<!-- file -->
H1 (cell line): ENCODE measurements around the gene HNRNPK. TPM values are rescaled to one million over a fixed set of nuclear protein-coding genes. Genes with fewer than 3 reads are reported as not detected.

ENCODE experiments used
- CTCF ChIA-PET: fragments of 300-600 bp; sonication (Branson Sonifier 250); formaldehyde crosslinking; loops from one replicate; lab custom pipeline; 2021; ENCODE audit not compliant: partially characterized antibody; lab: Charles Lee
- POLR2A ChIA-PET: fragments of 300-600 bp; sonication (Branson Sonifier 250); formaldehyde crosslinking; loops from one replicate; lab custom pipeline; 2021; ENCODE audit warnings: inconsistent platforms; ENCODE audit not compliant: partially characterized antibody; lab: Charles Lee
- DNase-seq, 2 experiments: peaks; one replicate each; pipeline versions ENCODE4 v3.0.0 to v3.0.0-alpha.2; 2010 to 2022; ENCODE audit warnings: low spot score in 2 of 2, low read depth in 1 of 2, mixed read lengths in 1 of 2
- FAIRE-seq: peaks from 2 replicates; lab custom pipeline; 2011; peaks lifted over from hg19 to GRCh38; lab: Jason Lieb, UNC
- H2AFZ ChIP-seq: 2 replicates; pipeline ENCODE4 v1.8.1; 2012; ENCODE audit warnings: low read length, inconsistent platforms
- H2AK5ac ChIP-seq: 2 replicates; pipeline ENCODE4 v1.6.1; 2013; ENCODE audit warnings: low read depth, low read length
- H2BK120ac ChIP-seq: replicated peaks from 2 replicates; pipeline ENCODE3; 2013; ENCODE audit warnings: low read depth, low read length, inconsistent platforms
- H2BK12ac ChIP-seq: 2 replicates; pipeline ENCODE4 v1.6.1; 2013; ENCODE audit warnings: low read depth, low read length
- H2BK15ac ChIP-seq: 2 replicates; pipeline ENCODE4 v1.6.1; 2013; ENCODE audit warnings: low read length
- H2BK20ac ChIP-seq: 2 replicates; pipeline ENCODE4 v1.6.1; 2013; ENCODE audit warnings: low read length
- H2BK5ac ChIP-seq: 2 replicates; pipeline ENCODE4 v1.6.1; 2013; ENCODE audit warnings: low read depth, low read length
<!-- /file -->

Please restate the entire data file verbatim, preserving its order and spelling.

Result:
H1 (cell line): ENCODE measurements around the gene HNRNPK. TPM values are rescaled to one million over a fixed set of nuclear protein-coding genes. Genes with fewer than 3 reads are reported as not detected.

ENCODE experiments used
- CTCF ChIA-PET: fragments of 300-600 bp; sonication (Branson Sonifier 250); formaldehyde crosslinking; loops from one replicate; lab custom pipeline; 2021; ENCODE audit not compliant: partially characterized antibody; lab: Charles Lee
- POLR2A ChIA-PET: fragments of 300-600 bp; sonication (Branson Sonifier 250); formaldehyde crosslinking; loops from one replicate; lab custom pipeline; 2021; ENCODE audit warnings: inconsistent platforms; ENCODE audit not compliant: partially characterized antibody; lab: Charles Lee
- DNase-seq, 2 experiments: peaks; one replicate each; pipeline versions ENCODE4 v3.0.0 to v3.0.0-alpha.2; 2010 to 2022; ENCODE audit warnings: low spot score in 2 of 2, low read depth in 1 of 2, mixed read lengths in 1 of 2
- FAIRE-seq: peaks from 2 replicates; lab custom pipeline; 2011; peaks lifted over from hg19 to GRCh38; lab: Jason Lieb, UNC
- H2AFZ ChIP-seq: 2 replicates; pipeline ENCODE4 v1.8.1; 2012; ENCODE audit warnings: low read length, inconsistent platforms
- H2AK5ac ChIP-seq: 2 replicates; pipeline ENCODE4 v1.6.1; 2013; ENCODE audit warnings: low read depth, low read length
- H2BK120ac ChIP-seq: replicated peaks from 2 replicates; pipeline ENCODE3; 2013; ENCODE audit warnings: low read depth, low read length, inconsistent platforms
- H2BK12ac ChIP-seq: 2 replicates; pipeline ENCODE4 v1.6.1; 2013; ENCODE audit warnings: low read depth, low read length
- H2BK15ac ChIP-seq: 2 replicates; pipeline ENCODE4 v1.6.1; 2013; ENCODE audit warnings: low read length
- H2BK20ac ChIP-seq: 2 replicates; pipeline ENCODE4 v1.6.1; 2013; ENCODE audit warnings: low read length
- H2BK5ac ChIP-seq: 2 replicates; pipeline ENCODE4 v1.6.1; 2013; ENCODE audit warnings: low read depth, low read length